The quality of long exposures is determined mostly by the amount of noise a camera produces. The lower the noise levels, the better the exposure. This is especially true if you are shooting lots of nightscapes or night skies, where most of the photo is black.
And Brendan Davey shoots a lot of night photos, in fact he shoots enough of them that it was worth a while for him to create a database which compares the amounts of noise each camera (or camera sensor) produces.
To build the database Brendan too three images with each camera at ISO 3200 (not uncommon for shooting the skies). The first images with 1 second exposure, the second with a longer 30 seconds exposure and the last one is a 5 minutes exposure. While this test may seem random, it actually lets you know what is the amount of noise you will have at each of the settings before applying any noise reduction.
Since the tests are all done in relatively “sterile” conditions it gives a good estimation of which camera will produce better low-light, long-exposure images. Here are the setting that Brendan uses:
- Camera body with body cap only.
- View finder shut or covered, and preferably in a dark room.
- Ambient Temperature is ~21degC (room temp).
- ISO 3200.
- Long exposure NR off, or lowest if not an option.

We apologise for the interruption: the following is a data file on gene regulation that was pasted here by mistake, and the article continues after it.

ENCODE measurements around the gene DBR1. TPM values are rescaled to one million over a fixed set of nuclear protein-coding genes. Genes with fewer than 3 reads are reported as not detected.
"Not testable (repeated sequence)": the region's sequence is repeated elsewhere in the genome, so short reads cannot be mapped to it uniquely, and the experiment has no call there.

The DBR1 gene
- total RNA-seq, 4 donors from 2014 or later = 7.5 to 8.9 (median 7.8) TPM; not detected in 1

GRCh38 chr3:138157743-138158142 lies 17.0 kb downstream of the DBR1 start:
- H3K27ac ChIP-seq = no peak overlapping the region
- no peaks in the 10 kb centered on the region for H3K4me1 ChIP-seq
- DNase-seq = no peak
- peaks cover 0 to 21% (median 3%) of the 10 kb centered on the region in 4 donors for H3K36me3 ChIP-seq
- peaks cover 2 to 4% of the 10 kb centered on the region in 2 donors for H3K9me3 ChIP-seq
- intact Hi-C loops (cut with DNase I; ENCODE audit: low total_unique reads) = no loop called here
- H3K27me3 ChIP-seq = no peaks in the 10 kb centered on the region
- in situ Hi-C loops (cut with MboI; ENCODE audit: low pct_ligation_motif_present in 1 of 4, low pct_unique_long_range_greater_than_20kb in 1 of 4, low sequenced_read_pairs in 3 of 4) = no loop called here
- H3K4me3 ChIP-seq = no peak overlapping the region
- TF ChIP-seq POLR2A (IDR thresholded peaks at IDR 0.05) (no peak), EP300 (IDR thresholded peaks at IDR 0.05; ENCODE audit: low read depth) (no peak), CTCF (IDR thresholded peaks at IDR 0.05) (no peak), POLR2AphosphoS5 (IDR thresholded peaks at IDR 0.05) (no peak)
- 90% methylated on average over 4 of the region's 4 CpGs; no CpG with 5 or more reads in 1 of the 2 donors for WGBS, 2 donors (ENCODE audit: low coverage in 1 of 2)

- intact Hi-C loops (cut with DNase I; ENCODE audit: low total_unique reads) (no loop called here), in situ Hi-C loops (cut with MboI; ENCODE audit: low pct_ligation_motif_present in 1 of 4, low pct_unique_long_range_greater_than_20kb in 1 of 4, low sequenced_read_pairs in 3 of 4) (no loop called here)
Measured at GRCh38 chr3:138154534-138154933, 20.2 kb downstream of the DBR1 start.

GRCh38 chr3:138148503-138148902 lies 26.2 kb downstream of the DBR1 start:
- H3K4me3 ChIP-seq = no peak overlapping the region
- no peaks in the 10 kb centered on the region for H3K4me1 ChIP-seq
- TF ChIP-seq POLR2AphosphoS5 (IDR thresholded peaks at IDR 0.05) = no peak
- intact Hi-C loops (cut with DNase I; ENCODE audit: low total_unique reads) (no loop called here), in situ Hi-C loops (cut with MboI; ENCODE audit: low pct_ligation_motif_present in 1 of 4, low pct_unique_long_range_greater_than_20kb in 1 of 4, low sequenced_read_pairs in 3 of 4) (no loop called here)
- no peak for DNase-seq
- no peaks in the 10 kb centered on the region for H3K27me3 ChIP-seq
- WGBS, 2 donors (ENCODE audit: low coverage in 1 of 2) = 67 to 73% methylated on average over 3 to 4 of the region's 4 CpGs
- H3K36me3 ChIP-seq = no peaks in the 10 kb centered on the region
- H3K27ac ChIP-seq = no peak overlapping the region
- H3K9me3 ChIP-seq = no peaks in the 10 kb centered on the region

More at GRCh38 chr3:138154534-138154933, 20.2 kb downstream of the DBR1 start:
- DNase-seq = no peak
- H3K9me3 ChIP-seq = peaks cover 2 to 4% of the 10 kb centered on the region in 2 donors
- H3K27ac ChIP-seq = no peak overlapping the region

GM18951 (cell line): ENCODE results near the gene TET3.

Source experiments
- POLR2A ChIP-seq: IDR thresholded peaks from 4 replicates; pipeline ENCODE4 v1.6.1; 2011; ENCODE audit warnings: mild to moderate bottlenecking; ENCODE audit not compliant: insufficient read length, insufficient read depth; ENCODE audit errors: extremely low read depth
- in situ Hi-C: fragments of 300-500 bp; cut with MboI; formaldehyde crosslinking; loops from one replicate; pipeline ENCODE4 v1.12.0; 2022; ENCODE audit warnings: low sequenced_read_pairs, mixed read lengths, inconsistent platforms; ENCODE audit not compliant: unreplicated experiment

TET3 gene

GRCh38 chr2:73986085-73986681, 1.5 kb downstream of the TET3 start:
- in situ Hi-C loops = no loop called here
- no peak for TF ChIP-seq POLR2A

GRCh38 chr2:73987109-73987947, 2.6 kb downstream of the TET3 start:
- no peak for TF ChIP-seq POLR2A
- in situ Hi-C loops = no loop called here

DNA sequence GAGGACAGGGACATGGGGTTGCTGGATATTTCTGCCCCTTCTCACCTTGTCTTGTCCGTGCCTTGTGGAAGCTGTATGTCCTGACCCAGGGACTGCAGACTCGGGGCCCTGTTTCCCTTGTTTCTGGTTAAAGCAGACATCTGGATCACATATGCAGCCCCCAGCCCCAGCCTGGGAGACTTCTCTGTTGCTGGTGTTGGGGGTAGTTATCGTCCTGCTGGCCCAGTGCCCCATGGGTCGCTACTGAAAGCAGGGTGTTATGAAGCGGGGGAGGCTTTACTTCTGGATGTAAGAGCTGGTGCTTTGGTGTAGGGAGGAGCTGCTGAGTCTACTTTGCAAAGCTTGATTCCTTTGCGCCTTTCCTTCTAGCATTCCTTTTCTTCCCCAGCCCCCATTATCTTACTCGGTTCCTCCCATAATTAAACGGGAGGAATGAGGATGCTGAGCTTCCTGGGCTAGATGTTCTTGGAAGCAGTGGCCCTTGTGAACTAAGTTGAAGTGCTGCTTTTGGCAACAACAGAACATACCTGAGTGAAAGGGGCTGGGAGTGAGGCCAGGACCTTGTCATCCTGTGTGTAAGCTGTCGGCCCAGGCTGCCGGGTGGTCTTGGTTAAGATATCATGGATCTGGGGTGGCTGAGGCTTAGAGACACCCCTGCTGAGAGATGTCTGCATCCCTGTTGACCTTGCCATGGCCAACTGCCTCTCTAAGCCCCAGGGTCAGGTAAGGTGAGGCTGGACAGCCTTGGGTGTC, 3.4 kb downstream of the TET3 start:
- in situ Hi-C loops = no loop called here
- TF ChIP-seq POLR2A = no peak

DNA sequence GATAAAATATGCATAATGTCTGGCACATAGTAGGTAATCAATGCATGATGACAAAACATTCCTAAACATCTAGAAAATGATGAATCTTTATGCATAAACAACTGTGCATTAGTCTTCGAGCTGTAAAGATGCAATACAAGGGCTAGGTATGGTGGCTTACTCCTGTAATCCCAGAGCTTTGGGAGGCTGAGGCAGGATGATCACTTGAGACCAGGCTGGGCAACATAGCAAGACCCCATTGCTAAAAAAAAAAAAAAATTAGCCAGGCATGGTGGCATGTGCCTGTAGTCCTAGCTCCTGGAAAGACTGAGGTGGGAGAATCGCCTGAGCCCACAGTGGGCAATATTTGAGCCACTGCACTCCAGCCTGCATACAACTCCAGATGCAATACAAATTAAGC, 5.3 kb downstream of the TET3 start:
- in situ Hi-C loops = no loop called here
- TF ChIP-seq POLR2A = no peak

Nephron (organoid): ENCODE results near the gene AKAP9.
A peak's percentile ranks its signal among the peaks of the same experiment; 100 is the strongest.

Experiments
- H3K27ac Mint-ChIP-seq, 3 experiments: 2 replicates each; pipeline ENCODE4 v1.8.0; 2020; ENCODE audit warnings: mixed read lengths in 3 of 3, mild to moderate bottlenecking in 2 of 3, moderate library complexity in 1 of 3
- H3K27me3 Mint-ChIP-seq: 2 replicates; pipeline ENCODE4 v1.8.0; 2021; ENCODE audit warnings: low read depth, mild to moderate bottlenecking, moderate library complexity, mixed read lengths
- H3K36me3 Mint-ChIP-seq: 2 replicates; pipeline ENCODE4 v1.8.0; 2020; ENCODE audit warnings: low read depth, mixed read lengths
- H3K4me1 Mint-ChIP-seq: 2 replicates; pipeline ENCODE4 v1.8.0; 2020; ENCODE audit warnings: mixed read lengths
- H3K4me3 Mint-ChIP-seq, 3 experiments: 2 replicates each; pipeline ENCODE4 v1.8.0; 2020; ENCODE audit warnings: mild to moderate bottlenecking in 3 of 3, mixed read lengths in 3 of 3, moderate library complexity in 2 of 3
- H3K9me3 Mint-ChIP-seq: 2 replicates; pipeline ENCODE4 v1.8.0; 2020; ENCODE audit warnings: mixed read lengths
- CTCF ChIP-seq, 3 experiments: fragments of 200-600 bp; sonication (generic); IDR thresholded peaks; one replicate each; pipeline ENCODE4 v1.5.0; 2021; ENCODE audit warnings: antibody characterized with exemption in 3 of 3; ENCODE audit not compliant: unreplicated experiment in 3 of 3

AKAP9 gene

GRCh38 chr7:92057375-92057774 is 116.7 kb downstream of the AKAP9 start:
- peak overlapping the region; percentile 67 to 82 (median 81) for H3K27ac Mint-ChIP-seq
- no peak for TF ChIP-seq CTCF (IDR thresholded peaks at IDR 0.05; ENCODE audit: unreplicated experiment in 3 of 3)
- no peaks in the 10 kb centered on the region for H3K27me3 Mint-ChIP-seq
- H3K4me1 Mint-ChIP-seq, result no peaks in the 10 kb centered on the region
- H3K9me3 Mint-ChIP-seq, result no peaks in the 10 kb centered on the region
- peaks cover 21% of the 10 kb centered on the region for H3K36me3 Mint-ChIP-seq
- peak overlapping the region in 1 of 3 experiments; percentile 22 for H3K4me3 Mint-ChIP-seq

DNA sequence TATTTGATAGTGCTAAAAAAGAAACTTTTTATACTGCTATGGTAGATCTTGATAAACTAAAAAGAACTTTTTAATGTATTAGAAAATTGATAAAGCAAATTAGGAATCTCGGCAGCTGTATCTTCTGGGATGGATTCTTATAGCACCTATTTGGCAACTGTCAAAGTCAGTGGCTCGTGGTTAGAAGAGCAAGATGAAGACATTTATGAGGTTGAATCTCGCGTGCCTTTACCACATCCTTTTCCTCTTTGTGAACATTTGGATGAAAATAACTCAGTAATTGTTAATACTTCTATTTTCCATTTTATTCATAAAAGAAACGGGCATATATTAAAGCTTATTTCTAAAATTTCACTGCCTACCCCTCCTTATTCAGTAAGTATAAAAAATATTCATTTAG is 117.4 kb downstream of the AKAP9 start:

- Standard NR off, or lowest if not an option.
- RAW recording with the max bits per channel (normally 14).
- Normally in M or B mode.
I thought it would be interesting to pit three cameras together: The Canon 5DSR, Sony A7RmkII and Nikon D810.
It is not surprising that the Sony comes up on top.
While it’s obvious that some cameras are better than others, there are a few key points to consider when considering those tests for a purchasing decision (below suggestions from Brendan):
- The age of the camera.
- If the camera supports fully disabling NR (some do not, and in some models it can affect the RAW file).
- Additional processing applied to the image regardless of the NR settings.
- The size and pixel density of the sensor.
- The accuracy of the ISO, in some cases this can be almost a full stop out either side of 3200. (1600-6400 ISO).
- Manufacturing variation (tolerances).
Is noise something you consider when getting a camera